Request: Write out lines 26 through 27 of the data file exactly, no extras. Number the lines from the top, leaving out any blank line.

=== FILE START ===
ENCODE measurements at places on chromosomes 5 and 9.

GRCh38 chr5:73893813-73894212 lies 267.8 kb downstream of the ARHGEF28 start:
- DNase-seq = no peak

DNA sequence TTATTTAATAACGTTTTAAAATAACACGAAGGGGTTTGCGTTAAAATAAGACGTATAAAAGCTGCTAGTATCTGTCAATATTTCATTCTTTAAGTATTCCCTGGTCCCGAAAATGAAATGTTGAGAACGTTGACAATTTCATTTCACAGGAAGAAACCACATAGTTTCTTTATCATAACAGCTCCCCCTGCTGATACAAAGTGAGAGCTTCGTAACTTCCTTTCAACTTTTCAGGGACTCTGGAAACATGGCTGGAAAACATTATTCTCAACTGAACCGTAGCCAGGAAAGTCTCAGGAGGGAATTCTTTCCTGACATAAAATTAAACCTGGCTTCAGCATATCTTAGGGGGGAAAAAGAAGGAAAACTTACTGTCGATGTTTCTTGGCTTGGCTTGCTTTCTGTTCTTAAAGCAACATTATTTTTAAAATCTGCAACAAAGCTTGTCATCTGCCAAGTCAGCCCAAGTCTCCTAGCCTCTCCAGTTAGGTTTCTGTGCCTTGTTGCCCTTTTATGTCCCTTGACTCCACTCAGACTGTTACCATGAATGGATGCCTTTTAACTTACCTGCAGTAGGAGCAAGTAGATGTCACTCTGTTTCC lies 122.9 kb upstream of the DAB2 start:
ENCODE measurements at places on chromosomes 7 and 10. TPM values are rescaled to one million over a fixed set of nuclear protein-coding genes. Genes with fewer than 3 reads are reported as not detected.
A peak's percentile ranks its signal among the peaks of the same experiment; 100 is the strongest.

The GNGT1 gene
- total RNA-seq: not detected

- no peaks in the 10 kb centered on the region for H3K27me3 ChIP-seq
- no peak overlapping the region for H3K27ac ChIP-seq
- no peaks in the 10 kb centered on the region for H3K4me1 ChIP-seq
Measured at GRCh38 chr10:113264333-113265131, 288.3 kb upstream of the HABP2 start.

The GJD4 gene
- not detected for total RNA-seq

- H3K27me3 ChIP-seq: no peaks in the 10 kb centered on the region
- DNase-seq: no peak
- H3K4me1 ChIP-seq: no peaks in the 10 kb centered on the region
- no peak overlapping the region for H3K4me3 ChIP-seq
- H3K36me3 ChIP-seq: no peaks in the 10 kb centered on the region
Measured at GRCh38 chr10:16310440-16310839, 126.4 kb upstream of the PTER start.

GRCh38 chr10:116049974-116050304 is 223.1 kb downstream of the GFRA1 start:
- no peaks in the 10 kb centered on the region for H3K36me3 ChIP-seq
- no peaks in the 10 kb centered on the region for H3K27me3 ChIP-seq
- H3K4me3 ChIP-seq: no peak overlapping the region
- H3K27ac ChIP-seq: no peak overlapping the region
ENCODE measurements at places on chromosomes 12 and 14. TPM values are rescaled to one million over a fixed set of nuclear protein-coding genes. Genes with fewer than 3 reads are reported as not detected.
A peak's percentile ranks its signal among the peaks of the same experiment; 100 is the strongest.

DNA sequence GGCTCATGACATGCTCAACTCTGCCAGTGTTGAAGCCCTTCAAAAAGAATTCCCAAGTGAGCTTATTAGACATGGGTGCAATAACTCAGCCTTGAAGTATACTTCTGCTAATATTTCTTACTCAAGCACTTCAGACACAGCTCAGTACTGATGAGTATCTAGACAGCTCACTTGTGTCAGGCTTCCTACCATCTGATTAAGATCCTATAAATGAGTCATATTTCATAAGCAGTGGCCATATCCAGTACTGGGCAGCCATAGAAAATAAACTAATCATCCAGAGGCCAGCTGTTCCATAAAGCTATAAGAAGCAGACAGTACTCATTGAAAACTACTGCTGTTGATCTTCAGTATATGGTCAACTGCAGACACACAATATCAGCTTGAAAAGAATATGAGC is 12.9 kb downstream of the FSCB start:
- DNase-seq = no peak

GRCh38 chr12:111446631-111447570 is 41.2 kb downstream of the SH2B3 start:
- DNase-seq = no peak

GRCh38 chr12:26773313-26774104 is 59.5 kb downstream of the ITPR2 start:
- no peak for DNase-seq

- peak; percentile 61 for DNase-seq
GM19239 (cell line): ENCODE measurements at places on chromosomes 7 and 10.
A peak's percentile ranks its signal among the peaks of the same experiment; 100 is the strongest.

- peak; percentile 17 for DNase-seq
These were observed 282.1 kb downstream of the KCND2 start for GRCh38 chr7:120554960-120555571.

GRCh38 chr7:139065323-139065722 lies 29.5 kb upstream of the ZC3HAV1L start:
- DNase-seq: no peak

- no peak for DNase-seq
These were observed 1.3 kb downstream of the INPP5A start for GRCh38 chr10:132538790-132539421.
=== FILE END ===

ENCODE measurements at places on chromosomes 12 and 14. TPM values are rescaled to one million over a fixed set of nuclear protein-coding genes. Genes with fewer than 3 reads are reported as not detected.
A peak's percentile ranks its signal among the peaks of the same experiment; 100 is the strongest.